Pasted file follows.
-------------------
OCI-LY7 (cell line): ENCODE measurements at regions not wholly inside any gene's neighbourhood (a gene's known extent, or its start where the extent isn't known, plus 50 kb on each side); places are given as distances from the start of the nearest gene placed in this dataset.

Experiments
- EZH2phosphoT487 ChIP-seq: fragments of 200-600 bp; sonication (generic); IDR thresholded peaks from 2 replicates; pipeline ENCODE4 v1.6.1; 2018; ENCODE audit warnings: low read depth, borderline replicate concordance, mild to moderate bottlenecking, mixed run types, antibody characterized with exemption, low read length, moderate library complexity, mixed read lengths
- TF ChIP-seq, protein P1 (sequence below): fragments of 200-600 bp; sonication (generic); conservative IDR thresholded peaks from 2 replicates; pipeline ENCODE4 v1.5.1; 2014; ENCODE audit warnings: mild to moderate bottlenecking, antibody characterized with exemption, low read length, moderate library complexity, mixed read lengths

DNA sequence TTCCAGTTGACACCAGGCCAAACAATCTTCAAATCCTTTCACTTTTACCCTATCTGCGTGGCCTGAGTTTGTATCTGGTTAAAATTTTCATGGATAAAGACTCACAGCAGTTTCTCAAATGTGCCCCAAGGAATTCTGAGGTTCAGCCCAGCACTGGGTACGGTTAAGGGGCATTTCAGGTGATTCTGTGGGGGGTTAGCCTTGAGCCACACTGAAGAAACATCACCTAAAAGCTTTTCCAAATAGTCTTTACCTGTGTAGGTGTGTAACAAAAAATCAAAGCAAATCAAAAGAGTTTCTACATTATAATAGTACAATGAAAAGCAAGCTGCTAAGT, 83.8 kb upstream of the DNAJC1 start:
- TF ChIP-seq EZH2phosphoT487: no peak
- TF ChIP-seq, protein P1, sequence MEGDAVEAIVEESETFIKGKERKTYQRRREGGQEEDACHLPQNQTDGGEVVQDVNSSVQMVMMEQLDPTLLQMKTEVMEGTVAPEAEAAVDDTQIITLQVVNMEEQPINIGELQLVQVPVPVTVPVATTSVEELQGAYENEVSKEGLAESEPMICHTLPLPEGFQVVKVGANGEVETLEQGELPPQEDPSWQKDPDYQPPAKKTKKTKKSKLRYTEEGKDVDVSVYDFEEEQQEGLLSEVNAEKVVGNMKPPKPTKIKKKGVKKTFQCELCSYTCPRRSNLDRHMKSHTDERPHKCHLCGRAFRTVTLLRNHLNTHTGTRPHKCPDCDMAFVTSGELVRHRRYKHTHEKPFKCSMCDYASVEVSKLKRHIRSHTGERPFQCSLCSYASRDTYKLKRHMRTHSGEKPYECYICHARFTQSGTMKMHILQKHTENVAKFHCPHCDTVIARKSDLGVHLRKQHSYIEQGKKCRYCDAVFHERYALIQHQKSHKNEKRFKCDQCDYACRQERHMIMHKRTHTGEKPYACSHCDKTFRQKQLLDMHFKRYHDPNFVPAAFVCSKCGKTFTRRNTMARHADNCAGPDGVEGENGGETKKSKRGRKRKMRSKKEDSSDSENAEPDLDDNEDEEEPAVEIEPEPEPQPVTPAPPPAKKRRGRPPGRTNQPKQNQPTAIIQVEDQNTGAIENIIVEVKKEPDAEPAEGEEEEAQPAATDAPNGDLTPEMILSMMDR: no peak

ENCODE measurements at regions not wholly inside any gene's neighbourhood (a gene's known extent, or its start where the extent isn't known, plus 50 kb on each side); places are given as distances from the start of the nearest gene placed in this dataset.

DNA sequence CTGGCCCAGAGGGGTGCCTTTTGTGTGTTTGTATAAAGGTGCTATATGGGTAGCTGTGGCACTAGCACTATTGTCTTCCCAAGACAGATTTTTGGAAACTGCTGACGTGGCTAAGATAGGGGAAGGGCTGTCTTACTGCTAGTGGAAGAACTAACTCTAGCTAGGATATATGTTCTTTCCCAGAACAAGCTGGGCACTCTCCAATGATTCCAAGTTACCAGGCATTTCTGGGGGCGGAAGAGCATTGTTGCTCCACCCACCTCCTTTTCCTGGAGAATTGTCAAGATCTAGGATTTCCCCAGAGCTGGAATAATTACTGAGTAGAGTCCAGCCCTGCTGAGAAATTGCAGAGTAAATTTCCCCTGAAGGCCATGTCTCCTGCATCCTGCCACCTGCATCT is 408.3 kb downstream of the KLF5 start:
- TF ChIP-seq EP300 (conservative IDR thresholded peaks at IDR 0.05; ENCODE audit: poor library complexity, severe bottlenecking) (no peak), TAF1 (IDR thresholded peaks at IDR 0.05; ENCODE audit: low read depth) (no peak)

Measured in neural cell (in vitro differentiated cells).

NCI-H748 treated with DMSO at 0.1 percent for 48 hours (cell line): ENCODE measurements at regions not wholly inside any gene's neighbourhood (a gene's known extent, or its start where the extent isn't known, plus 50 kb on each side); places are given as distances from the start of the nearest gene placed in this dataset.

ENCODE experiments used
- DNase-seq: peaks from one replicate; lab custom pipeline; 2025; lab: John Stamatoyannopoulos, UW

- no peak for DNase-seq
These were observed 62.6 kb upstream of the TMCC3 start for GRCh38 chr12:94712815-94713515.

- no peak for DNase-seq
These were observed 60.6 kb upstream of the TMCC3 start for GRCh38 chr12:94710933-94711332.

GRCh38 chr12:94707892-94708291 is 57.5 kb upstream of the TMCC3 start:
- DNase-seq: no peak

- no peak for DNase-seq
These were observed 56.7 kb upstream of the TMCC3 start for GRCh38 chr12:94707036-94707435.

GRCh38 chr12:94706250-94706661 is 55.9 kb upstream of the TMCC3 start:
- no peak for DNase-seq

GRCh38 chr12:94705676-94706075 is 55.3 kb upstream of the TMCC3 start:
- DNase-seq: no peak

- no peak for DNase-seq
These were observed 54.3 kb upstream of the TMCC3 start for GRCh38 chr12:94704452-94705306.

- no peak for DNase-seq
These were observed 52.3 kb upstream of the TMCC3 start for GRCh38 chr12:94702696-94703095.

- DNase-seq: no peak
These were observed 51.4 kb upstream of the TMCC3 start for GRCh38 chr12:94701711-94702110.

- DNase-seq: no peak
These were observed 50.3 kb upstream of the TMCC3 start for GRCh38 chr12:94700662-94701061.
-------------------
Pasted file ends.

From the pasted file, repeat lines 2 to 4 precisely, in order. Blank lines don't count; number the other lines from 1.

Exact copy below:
Experiments
- EZH2phosphoT487 ChIP-seq: fragments of 200-600 bp; sonication (generic); IDR thresholded peaks from 2 replicates; pipeline ENCODE4 v1.6.1; 2018; ENCODE audit warnings: low read depth, borderline replicate concordance, mild to moderate bottlenecking, mixed run types, antibody characterized with exemption, low read length, moderate library complexity, mixed read lengths
- TF ChIP-seq, protein P1 (sequence below): fragments of 200-600 bp; sonication (generic); conservative IDR thresholded peaks from 2 replicates; pipeline ENCODE4 v1.5.1; 2014; ENCODE audit warnings: mild to moderate bottlenecking, antibody characterized with exemption, low read length, moderate library complexity, mixed read lengths